WelCom August 2017: A film about climate change and the Pacific debuted at this year’s Palmerston North’s Reel Earth Environmental Film Festival in May. Six Pasifika Massey students from Tonga, Tuvalu, Kiribati, Fiji, Vanuatu and Papua New Guinea, shared personal stories about the devastating impacts of climate change on their homelands and families.
The Palmerston North Interfaith Group, Papaioea Pasifika Community Trust and Palmerston North City Environmental Trust, sponsored the screening and workshop, funded by the Palmerston North Diocese Catholic Charities Allocation Committee.
The students spoke of havoc in cities, small towns and villages, caused by tropical cyclones of increasing intensity. ‘Houses float in the sea as sea levels rise and sweep away what once was home’.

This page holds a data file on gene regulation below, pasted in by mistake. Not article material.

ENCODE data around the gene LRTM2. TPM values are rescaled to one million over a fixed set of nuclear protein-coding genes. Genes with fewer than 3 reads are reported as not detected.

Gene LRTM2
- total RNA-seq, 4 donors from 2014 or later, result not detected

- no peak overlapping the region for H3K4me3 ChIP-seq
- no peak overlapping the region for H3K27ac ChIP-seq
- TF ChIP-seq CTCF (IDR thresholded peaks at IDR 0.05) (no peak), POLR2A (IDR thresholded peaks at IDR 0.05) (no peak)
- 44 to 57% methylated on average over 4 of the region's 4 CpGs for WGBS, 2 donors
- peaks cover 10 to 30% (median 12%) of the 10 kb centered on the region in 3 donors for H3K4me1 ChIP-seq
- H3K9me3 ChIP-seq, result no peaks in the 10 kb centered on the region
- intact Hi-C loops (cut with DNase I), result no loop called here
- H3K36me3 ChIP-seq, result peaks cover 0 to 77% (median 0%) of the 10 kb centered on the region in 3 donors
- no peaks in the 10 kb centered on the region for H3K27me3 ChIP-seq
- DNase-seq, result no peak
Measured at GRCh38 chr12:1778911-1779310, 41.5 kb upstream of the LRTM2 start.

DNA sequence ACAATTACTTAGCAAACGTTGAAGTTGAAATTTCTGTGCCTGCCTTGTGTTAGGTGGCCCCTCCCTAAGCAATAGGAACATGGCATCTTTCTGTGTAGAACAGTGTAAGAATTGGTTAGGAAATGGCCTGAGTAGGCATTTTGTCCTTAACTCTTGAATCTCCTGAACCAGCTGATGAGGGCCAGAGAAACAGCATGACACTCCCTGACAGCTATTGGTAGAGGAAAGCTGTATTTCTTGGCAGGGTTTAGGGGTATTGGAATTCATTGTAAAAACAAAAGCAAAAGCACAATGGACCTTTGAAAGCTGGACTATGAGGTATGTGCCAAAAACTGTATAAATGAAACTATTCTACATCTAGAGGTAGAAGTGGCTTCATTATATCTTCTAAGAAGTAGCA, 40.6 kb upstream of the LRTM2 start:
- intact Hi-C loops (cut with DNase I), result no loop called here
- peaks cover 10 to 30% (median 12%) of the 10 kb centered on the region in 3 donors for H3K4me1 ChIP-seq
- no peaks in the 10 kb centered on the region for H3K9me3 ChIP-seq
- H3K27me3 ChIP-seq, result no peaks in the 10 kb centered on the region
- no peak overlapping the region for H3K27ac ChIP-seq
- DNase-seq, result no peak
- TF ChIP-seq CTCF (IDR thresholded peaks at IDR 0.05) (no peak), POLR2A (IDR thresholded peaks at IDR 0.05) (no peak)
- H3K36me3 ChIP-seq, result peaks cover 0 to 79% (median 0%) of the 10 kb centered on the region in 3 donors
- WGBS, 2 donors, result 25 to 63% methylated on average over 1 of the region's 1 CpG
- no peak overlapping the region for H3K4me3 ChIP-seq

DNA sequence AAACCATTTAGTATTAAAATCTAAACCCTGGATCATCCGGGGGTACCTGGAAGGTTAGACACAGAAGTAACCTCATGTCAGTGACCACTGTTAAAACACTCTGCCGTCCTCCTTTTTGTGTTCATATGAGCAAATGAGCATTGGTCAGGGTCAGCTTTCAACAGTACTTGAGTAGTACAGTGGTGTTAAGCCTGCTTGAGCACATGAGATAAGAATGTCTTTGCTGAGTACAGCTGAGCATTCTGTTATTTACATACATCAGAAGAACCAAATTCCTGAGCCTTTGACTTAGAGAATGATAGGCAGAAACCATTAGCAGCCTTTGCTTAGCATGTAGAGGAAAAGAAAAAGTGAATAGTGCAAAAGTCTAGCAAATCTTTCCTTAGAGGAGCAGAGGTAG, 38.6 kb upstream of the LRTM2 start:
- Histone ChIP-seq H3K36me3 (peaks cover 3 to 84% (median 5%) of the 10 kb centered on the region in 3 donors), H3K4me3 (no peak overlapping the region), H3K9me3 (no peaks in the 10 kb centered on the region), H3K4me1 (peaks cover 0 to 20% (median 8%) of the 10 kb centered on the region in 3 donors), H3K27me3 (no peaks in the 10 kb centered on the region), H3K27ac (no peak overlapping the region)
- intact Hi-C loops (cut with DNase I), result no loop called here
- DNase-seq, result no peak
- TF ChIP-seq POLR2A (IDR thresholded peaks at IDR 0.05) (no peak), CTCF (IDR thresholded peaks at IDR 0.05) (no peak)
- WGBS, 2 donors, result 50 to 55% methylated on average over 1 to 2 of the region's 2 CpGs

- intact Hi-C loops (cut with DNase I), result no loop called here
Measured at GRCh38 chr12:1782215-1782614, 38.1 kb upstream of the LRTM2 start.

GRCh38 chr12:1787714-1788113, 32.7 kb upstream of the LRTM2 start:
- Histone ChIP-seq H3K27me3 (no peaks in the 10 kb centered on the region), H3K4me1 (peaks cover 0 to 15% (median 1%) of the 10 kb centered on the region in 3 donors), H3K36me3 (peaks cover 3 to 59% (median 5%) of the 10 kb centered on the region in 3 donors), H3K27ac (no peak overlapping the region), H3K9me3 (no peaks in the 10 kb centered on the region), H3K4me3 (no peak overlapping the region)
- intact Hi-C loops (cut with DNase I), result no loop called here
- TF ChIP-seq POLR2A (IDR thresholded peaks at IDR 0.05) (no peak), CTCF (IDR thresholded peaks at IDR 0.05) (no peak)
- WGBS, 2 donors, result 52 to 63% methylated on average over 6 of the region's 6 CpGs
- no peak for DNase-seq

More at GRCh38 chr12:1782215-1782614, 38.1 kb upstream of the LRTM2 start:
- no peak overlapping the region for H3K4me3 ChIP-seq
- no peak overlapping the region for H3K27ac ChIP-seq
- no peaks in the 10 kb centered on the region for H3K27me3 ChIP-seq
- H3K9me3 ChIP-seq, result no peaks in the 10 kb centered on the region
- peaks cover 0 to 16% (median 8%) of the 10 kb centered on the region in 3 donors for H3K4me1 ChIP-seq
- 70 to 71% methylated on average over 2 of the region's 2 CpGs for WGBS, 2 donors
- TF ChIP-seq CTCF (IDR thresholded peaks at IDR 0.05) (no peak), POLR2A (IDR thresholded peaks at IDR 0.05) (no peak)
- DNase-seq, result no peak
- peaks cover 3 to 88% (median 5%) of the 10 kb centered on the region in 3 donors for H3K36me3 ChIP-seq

They have witnessed a loss of their island homelands that their cultural identity has depended on and a way of life nature has provided for. Sea water that seeps through soil makes it difficult to grow crops and drinking water is unsafe. They have seen islands disappear.
The students asked us as their neighbour: ‘Where will we go? How can we relocate dispossessed people? What policies and institutions will be put in place to resettle people who have lost their homeland?’
The forum looked at ways to support Pasifika communities at home and in Palmerston North as they face a bewilderingly uncertain future and asked, ‘What do Pasifika people need from us – the community of Palmerston North – as they struggle to live with climate-induced devastation?’
The forum resolved that the city council needs to take two issues on board as it plans for the future of Palmerston North: to make it possible for more Pasifika people to resettle in Palmerston North if they have to leave their island homelands; and our city needs to make lifestyle changes to lower greenhouse gas emissions.
Mary Eastham and Bob Skipp
Mary Eastham and Bob Skipp are members of the Palmerston North City Interfaith Group.